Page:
Keyboardist and singer passes away after suffering from cancer
The musician, who formed the influential band with Nick Mason, Roger Waters and Syd Barrett in 1965, passed away today (September 15) after battling with cancer.
A spokesman said: “The family of Richard Wright, founder member of Pink Floyd, announce with great sadness that Richard died today after a short struggle with cancer.
“The family have asked that their privacy is respected at this difficult time.”
As well as playing keyboards, Wright contributed a number of songs to the band in their early years, including ‘Paint Box’, ‘Remember A Day’ and ‘Summer ’68’, and also contributed prominent vocals to the band’s 1971 23-minute classic ‘Echoes’.
He will most likely be remembered primarily for ‘The Great Gig In The Sky’, his stately song on 1973’s million-selling ‘Dark Side Of The Moon’.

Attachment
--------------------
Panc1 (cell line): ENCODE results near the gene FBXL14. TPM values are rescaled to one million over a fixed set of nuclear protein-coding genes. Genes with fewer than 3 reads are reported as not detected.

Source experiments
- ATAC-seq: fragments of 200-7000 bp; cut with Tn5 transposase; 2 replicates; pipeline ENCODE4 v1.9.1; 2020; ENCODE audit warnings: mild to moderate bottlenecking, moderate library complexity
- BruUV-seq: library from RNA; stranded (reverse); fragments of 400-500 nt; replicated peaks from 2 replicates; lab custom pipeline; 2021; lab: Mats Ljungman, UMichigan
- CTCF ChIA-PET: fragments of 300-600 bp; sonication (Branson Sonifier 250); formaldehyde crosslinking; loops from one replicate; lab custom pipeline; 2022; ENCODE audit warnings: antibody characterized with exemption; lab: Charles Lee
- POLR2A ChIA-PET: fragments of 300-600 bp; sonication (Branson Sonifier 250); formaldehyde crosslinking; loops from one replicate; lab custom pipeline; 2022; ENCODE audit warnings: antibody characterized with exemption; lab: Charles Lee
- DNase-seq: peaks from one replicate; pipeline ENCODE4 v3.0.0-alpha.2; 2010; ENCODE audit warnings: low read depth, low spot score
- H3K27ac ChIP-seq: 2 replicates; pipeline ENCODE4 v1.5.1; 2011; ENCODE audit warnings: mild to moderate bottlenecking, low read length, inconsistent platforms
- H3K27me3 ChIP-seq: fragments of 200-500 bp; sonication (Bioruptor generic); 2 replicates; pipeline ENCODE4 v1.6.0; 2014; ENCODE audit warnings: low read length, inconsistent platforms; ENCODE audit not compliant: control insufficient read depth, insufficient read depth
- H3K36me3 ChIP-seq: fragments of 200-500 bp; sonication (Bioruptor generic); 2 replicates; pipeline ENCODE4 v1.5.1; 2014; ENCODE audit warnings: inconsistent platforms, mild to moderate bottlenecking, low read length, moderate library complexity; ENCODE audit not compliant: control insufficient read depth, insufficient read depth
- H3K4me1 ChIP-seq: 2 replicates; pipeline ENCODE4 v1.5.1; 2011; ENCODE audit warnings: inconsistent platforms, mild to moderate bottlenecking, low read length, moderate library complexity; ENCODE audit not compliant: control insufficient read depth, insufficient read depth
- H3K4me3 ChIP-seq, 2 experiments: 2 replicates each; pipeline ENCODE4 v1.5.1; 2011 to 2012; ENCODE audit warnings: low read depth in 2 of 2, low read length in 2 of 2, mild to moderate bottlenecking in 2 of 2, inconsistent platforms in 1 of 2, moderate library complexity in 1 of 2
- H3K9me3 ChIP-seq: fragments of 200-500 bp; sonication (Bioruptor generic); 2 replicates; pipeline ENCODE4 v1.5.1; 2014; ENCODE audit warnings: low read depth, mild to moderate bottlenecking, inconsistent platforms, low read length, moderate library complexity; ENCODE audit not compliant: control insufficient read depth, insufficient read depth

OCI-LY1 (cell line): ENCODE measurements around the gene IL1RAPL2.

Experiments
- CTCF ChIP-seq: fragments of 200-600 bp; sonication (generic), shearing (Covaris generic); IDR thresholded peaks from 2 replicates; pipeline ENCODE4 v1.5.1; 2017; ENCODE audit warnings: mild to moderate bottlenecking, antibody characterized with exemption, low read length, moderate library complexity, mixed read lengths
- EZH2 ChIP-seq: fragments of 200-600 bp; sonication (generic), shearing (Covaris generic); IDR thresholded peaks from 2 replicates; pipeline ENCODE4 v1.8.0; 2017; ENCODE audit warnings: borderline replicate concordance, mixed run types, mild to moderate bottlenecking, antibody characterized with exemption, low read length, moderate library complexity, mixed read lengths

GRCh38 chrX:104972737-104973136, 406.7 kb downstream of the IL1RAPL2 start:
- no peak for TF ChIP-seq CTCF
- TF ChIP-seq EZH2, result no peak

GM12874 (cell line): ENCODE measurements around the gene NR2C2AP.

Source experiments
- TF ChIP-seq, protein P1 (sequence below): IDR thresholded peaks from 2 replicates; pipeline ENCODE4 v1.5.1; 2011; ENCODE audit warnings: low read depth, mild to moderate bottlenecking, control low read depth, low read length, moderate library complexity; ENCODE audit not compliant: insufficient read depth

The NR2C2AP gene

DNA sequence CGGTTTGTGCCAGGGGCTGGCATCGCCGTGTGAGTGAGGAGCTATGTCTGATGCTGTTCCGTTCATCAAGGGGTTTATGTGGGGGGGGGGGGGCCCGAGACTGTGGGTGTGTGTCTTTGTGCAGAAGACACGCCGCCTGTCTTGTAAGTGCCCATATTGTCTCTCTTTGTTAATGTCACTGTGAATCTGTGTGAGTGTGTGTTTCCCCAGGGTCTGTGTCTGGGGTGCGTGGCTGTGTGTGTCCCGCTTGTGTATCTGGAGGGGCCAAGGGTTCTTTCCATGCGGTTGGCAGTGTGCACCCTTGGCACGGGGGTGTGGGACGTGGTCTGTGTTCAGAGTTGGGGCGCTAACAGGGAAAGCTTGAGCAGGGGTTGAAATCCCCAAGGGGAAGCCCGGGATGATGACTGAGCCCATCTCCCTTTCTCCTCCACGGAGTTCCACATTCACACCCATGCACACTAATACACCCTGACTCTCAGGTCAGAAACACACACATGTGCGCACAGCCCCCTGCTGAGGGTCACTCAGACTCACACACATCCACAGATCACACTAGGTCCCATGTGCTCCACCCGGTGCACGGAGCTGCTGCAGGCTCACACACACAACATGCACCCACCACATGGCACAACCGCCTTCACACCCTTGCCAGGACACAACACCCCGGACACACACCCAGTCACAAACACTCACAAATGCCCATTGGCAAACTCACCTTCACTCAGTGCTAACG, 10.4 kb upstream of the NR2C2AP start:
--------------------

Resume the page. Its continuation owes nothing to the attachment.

Although his influence in the band declined, and he was eventually forced to leave as a full-time member during sessions for 1979’s ‘The Wall’, Wright returned as a session musician and rejoined the band when Roger Waters left, performing on hit albums including 1994’s ‘The Division Bell’.
After the ’70s line-up reunited for a one-off gig at 2005’s Live 8, Wright has recently been seen regularly performing with Pink Floyd singer and guitarist David Gilmour.
The keyboardist also released a handful of solo albums and worked on albums by founding member Syd Barrett, who died in 2006.
Stay tuned to NME.COM for a full obituary, plus see our sister site Uncut.co.uk for more.